recall seeing any video of huge explosions or fires at TMI-2? You never saw such footage, because nothing went boom.
We've heard a few booms in Japan lately.
So on what basis can our relentlessly unbiased friends at Heartland say that TMI was "ten times" more serious than Daiichi? How do you measure such a thing, especially at this stage of the game? Why does no other internet source mention this "ten times worse" figure? (Go ahead: Use Google to double-check.)
If Jay Liar is right -- if he may be considered an "objective" authority -- then why does France's ASN nuclear agency say that the Daiichi catastrophe is actually worse than TMI?
Go to this page
and scroll down. I take the liberty of reproducing here a map of the area (click to enlarge) showing
...the maximum expected radioactive iodine hazard regions around the Three Mile Island Nuclear Power Plant, if TMI's containment vessel were ever to catastrophically rupture. 320 miles (the outer ring) is the expected maximum zone of where a high cancer risk could occur in a radiation emergency...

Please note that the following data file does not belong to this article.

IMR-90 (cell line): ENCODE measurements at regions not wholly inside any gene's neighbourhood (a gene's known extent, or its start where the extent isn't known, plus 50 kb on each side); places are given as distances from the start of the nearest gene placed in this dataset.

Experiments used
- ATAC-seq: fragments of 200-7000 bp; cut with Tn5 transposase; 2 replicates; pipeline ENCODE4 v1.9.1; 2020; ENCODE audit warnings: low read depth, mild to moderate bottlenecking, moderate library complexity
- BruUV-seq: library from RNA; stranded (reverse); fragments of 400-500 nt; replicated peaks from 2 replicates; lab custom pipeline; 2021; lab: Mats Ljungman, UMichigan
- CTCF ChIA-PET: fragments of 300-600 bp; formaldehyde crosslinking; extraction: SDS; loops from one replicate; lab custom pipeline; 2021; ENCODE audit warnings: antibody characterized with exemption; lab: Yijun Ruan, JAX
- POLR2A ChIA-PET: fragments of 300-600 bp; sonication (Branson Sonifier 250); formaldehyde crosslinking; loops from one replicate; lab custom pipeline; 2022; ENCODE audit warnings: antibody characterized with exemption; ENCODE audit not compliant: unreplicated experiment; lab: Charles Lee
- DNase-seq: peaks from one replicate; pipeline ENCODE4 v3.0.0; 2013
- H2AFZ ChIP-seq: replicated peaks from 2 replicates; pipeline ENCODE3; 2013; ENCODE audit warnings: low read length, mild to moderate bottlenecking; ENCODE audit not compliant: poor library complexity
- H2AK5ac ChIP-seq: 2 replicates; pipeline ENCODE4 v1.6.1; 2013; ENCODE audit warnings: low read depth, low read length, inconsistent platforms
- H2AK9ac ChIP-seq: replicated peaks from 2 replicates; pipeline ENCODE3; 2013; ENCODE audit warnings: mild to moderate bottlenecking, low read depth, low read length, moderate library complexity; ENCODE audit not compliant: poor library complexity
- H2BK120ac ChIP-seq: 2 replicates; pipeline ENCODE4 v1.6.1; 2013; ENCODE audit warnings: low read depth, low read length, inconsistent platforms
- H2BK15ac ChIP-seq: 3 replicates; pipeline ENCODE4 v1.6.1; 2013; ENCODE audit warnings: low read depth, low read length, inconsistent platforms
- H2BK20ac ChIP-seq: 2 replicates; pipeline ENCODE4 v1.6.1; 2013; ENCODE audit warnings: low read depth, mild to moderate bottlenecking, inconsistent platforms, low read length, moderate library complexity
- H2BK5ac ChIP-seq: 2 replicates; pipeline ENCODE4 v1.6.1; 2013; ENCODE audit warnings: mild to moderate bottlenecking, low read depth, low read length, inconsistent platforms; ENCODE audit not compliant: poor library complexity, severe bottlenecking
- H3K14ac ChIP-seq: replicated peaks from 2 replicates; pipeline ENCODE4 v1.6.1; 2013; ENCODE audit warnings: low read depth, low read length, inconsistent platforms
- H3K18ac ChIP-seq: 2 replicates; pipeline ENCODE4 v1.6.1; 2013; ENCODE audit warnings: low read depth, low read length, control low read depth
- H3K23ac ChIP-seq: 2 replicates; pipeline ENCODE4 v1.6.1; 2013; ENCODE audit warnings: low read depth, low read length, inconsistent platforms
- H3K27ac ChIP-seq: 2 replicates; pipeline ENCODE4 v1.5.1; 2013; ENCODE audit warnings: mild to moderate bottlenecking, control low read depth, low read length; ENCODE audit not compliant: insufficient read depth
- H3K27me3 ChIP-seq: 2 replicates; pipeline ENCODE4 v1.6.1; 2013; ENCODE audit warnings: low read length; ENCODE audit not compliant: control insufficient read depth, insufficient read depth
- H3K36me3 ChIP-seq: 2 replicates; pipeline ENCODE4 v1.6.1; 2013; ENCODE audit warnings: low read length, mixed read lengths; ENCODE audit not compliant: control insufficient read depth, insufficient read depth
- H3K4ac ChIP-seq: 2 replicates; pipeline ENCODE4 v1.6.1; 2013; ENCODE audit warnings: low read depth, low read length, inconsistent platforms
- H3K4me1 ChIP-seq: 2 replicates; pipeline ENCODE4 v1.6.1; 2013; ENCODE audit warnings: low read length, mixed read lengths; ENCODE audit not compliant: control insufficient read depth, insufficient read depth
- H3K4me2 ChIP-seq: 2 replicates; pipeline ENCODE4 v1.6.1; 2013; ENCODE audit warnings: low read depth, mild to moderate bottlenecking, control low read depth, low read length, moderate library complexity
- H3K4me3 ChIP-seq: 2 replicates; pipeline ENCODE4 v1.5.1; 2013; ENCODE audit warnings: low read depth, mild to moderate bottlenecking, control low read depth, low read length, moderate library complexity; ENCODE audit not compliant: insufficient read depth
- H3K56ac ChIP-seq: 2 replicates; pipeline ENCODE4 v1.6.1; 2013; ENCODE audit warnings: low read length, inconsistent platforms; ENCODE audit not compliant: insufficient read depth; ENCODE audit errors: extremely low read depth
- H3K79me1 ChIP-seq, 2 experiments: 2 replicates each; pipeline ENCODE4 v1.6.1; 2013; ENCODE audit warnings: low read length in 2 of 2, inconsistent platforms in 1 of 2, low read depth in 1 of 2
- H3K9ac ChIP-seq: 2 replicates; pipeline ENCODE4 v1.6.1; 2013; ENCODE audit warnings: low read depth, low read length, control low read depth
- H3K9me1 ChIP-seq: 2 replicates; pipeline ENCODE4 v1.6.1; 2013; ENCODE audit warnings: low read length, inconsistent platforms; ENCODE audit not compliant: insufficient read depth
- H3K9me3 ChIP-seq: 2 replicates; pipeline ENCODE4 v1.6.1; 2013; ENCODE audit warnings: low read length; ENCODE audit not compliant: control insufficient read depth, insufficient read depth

The map certainly commands one's respectful attention. Not only does the high-risk area include the seat of the American government, it also includes the location where I currently plant my own humble rump.
Keep in mind that Tokyo is only 150 miles from the Daiichi reactor. Radiation there has climbed to ten times
normal levels. Foreign banks have pulled employees out of the city, and Austria has moved its embassy to Osaka.
So here are the basic questions: How can one say that the TMI event was "ten times worse" if the containment was not ruptured? And to what degree have the containment buildings been ruptured in Japan?
Disturbingly, the media will not give us a straight answer on that key question. The NYT will say this
...Tokyo Electric would probably try to spray water into the reactor building through a gaping hole in the wall blasted open by an earlier explosion.